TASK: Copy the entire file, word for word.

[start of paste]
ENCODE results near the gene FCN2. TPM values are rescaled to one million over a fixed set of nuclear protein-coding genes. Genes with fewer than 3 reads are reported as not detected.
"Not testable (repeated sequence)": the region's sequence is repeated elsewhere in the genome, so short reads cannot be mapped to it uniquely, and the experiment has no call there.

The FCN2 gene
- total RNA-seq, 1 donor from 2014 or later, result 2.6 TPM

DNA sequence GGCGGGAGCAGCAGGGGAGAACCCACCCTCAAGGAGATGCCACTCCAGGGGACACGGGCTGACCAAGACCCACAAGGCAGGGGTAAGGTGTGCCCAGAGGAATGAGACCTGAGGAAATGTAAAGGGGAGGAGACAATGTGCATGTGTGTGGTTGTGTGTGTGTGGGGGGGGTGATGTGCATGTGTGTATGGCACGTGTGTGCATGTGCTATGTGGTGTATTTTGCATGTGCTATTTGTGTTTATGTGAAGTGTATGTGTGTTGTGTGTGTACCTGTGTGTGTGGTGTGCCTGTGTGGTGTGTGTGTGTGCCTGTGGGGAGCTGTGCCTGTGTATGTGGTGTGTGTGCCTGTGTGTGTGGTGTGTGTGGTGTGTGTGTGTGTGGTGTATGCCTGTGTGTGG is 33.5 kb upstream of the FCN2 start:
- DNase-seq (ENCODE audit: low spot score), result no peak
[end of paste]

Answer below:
ENCODE results near the gene FCN2. TPM values are rescaled to one million over a fixed set of nuclear protein-coding genes. Genes with fewer than 3 reads are reported as not detected.
"Not testable (repeated sequence)": the region's sequence is repeated elsewhere in the genome, so short reads cannot be mapped to it uniquely, and the experiment has no call there.

The FCN2 gene
- total RNA-seq, 1 donor from 2014 or later, result 2.6 TPM

DNA sequence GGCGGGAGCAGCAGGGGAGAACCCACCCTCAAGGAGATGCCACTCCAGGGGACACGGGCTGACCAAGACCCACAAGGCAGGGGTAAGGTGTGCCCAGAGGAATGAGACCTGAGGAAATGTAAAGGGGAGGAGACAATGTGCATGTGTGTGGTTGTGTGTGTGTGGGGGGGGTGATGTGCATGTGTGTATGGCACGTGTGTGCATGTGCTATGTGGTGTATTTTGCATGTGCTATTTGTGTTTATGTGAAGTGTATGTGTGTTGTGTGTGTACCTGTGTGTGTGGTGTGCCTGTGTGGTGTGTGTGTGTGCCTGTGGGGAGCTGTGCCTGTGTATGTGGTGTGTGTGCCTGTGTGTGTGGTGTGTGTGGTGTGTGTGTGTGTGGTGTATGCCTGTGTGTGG is 33.5 kb upstream of the FCN2 start:
- DNase-seq (ENCODE audit: low spot score), result no peak